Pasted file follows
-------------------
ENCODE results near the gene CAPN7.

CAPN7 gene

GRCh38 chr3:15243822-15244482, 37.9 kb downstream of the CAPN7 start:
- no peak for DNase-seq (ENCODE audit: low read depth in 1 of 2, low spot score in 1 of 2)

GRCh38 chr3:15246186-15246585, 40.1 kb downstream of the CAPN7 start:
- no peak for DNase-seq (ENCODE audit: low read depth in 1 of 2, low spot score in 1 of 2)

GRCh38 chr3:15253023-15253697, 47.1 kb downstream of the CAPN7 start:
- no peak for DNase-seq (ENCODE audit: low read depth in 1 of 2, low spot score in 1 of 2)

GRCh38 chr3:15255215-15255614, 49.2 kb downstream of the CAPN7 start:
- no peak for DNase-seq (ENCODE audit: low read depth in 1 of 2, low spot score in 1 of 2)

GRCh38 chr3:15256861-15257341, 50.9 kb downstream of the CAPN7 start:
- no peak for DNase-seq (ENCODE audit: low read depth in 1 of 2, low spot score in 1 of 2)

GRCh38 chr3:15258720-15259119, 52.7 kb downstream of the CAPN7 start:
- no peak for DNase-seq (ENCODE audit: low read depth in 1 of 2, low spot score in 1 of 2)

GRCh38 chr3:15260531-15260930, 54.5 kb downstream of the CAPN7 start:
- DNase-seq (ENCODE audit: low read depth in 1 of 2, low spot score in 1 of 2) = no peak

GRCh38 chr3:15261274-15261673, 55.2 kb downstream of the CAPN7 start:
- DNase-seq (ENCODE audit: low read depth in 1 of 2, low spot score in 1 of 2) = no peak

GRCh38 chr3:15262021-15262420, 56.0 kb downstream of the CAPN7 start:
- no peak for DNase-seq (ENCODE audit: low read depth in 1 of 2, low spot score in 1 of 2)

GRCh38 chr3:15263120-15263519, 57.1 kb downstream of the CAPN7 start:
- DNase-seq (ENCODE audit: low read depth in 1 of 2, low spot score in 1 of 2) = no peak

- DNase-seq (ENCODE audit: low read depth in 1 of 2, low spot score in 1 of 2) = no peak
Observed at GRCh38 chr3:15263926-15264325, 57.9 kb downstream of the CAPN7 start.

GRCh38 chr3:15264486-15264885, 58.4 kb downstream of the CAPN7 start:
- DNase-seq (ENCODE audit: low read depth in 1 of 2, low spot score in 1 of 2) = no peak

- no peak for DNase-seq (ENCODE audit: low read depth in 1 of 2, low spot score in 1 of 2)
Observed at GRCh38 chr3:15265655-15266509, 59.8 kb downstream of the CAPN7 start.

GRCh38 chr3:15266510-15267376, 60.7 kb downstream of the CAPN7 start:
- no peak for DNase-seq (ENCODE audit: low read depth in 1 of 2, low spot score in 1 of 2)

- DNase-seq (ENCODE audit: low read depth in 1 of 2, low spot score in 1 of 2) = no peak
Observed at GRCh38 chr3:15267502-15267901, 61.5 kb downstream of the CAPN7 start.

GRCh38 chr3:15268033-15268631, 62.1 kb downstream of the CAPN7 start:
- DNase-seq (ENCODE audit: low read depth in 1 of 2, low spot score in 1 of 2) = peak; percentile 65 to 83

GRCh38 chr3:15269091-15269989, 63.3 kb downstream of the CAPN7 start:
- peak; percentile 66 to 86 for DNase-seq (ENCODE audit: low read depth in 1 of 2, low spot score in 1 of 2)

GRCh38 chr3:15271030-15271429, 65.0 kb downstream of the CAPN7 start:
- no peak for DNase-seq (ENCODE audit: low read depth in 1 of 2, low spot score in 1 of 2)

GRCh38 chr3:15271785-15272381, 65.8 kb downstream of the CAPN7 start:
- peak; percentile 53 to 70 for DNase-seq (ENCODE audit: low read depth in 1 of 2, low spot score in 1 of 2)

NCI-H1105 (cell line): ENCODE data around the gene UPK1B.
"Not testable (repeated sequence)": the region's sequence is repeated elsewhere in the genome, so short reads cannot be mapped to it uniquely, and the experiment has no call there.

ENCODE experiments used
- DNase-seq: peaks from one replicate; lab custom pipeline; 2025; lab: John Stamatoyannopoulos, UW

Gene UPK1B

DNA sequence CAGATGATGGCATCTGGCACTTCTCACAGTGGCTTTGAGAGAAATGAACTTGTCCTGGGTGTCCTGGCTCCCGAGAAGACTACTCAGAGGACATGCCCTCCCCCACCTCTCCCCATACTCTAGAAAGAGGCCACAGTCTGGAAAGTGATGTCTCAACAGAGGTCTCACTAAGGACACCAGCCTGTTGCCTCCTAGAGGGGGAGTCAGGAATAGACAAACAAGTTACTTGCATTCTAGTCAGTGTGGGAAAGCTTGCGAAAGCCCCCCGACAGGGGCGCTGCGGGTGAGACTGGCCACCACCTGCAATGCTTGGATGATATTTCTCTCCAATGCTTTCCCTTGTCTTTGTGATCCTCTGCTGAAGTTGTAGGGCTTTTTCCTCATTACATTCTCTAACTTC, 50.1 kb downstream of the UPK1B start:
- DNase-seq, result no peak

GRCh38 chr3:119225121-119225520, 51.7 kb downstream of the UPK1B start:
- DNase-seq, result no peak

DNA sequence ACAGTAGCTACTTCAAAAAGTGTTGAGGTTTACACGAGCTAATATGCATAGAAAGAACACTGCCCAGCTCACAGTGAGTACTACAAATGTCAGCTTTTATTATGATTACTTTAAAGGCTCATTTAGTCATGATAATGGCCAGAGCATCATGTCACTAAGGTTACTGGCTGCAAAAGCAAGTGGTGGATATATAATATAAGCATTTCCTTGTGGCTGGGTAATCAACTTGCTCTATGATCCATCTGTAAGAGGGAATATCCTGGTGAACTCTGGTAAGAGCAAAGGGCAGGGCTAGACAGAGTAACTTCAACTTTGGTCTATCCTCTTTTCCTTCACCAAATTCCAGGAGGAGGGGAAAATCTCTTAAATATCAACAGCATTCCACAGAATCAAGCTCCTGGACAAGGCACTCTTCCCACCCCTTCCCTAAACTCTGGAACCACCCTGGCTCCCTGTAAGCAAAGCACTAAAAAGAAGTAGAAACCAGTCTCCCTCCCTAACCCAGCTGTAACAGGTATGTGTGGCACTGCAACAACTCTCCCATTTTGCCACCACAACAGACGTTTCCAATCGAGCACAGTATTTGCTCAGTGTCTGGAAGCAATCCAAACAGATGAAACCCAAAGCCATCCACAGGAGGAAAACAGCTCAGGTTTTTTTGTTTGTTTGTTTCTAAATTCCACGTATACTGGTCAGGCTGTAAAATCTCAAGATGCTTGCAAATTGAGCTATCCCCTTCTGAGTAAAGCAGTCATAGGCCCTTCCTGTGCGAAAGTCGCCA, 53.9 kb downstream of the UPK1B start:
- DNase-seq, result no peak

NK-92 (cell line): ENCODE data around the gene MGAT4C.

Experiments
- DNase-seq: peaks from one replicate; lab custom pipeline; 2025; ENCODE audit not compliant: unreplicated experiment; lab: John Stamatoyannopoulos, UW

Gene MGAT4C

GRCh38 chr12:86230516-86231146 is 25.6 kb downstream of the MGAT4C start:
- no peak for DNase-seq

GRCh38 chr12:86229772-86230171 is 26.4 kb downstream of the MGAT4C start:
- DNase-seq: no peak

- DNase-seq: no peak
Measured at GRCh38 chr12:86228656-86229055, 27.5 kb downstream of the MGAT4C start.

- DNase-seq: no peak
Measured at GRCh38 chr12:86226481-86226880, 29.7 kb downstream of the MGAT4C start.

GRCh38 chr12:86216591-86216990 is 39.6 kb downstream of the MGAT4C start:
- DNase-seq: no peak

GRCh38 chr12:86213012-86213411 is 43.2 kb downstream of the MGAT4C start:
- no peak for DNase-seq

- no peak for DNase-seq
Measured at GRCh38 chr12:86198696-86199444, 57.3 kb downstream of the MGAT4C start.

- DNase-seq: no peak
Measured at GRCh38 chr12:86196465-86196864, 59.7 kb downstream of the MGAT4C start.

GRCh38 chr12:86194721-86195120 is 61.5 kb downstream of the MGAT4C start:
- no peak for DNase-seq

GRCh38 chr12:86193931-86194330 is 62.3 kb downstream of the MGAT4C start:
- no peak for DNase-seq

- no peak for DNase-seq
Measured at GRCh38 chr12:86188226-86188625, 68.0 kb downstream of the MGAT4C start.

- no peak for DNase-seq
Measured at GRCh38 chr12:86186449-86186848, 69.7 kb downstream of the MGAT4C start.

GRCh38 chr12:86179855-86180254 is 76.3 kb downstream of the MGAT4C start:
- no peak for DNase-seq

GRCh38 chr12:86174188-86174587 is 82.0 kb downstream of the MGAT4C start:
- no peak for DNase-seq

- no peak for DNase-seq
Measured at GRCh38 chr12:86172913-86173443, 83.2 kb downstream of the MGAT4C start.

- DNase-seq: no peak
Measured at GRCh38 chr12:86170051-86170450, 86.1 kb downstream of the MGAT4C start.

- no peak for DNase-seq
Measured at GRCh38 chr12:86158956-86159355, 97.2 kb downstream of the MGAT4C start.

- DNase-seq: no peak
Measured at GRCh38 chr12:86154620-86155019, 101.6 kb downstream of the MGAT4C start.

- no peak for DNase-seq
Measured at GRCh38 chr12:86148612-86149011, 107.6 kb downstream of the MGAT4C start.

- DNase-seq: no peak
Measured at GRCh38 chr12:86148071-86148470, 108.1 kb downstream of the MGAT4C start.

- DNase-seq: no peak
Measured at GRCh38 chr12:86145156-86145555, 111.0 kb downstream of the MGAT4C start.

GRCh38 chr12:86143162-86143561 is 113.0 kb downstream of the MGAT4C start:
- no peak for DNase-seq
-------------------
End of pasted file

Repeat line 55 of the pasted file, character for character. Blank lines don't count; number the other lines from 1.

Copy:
Gene MGAT4C